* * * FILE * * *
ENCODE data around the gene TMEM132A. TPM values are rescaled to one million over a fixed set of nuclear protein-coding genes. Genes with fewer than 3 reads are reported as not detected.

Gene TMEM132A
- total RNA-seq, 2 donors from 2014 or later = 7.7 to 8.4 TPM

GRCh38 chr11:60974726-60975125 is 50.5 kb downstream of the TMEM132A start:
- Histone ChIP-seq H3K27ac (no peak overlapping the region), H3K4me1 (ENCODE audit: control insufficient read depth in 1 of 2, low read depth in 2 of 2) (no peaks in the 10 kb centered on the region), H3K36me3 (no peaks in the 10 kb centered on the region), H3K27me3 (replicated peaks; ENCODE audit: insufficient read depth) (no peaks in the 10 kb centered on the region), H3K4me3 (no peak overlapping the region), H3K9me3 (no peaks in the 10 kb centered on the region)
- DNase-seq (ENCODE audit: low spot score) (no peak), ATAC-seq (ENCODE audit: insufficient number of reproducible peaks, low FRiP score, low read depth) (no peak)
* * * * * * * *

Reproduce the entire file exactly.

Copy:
ENCODE data around the gene TMEM132A. TPM values are rescaled to one million over a fixed set of nuclear protein-coding genes. Genes with fewer than 3 reads are reported as not detected.

Gene TMEM132A
- total RNA-seq, 2 donors from 2014 or later = 7.7 to 8.4 TPM

GRCh38 chr11:60974726-60975125 is 50.5 kb downstream of the TMEM132A start:
- Histone ChIP-seq H3K27ac (no peak overlapping the region), H3K4me1 (ENCODE audit: control insufficient read depth in 1 of 2, low read depth in 2 of 2) (no peaks in the 10 kb centered on the region), H3K36me3 (no peaks in the 10 kb centered on the region), H3K27me3 (replicated peaks; ENCODE audit: insufficient read depth) (no peaks in the 10 kb centered on the region), H3K4me3 (no peak overlapping the region), H3K9me3 (no peaks in the 10 kb centered on the region)
- DNase-seq (ENCODE audit: low spot score) (no peak), ATAC-seq (ENCODE audit: insufficient number of reproducible peaks, low FRiP score, low read depth) (no peak)